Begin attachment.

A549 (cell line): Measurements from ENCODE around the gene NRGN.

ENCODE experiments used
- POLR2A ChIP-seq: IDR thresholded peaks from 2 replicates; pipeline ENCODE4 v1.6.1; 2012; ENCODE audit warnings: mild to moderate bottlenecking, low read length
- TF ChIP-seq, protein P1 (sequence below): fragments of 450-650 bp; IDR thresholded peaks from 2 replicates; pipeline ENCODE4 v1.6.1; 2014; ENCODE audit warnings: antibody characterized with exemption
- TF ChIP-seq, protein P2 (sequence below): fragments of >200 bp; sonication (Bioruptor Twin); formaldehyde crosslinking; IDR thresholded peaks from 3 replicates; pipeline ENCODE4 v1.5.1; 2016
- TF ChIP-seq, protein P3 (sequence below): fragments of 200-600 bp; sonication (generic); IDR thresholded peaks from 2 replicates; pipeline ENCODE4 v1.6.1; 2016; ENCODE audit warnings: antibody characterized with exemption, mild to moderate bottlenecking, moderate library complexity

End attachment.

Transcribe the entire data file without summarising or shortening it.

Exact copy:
A549 (cell line): Measurements from ENCODE around the gene NRGN.

ENCODE experiments used
- POLR2A ChIP-seq: IDR thresholded peaks from 2 replicates; pipeline ENCODE4 v1.6.1; 2012; ENCODE audit warnings: mild to moderate bottlenecking, low read length
- TF ChIP-seq, protein P1 (sequence below): fragments of 450-650 bp; IDR thresholded peaks from 2 replicates; pipeline ENCODE4 v1.6.1; 2014; ENCODE audit warnings: antibody characterized with exemption
- TF ChIP-seq, protein P2 (sequence below): fragments of >200 bp; sonication (Bioruptor Twin); formaldehyde crosslinking; IDR thresholded peaks from 3 replicates; pipeline ENCODE4 v1.5.1; 2016
- TF ChIP-seq, protein P3 (sequence below): fragments of 200-600 bp; sonication (generic); IDR thresholded peaks from 2 replicates; pipeline ENCODE4 v1.6.1; 2016; ENCODE audit warnings: antibody characterized with exemption, mild to moderate bottlenecking, moderate library complexity